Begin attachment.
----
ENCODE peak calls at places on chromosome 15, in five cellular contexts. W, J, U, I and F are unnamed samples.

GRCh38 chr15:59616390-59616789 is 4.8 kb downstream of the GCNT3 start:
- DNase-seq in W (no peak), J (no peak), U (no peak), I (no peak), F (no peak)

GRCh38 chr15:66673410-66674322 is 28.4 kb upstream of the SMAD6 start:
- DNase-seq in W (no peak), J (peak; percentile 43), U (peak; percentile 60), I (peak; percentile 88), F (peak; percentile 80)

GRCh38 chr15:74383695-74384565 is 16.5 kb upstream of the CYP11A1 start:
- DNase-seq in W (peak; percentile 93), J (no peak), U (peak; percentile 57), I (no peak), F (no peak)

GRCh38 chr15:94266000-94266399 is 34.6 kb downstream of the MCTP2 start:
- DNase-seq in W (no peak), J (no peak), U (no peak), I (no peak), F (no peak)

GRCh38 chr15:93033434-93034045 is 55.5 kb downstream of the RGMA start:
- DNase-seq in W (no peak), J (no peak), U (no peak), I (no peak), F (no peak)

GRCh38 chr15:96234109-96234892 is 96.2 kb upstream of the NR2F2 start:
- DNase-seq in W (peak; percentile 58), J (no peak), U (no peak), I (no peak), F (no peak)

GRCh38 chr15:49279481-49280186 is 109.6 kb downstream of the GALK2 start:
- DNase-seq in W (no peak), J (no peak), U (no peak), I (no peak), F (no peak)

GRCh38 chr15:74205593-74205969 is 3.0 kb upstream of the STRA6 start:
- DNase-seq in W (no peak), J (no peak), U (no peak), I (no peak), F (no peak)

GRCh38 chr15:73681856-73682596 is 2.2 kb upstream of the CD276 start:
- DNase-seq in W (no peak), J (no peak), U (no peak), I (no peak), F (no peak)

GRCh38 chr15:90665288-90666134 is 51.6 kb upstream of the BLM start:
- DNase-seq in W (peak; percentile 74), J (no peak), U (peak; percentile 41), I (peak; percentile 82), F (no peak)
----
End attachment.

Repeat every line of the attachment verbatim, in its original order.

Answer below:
ENCODE peak calls at places on chromosome 15, in five cellular contexts. W, J, U, I and F are unnamed samples.

GRCh38 chr15:59616390-59616789 is 4.8 kb downstream of the GCNT3 start:
- DNase-seq in W (no peak), J (no peak), U (no peak), I (no peak), F (no peak)

GRCh38 chr15:66673410-66674322 is 28.4 kb upstream of the SMAD6 start:
- DNase-seq in W (no peak), J (peak; percentile 43), U (peak; percentile 60), I (peak; percentile 88), F (peak; percentile 80)

GRCh38 chr15:74383695-74384565 is 16.5 kb upstream of the CYP11A1 start:
- DNase-seq in W (peak; percentile 93), J (no peak), U (peak; percentile 57), I (no peak), F (no peak)

GRCh38 chr15:94266000-94266399 is 34.6 kb downstream of the MCTP2 start:
- DNase-seq in W (no peak), J (no peak), U (no peak), I (no peak), F (no peak)

GRCh38 chr15:93033434-93034045 is 55.5 kb downstream of the RGMA start:
- DNase-seq in W (no peak), J (no peak), U (no peak), I (no peak), F (no peak)

GRCh38 chr15:96234109-96234892 is 96.2 kb upstream of the NR2F2 start:
- DNase-seq in W (peak; percentile 58), J (no peak), U (no peak), I (no peak), F (no peak)

GRCh38 chr15:49279481-49280186 is 109.6 kb downstream of the GALK2 start:
- DNase-seq in W (no peak), J (no peak), U (no peak), I (no peak), F (no peak)

GRCh38 chr15:74205593-74205969 is 3.0 kb upstream of the STRA6 start:
- DNase-seq in W (no peak), J (no peak), U (no peak), I (no peak), F (no peak)

GRCh38 chr15:73681856-73682596 is 2.2 kb upstream of the CD276 start:
- DNase-seq in W (no peak), J (no peak), U (no peak), I (no peak), F (no peak)

GRCh38 chr15:90665288-90666134 is 51.6 kb upstream of the BLM start:
- DNase-seq in W (peak; percentile 74), J (no peak), U (peak; percentile 41), I (peak; percentile 82), F (no peak)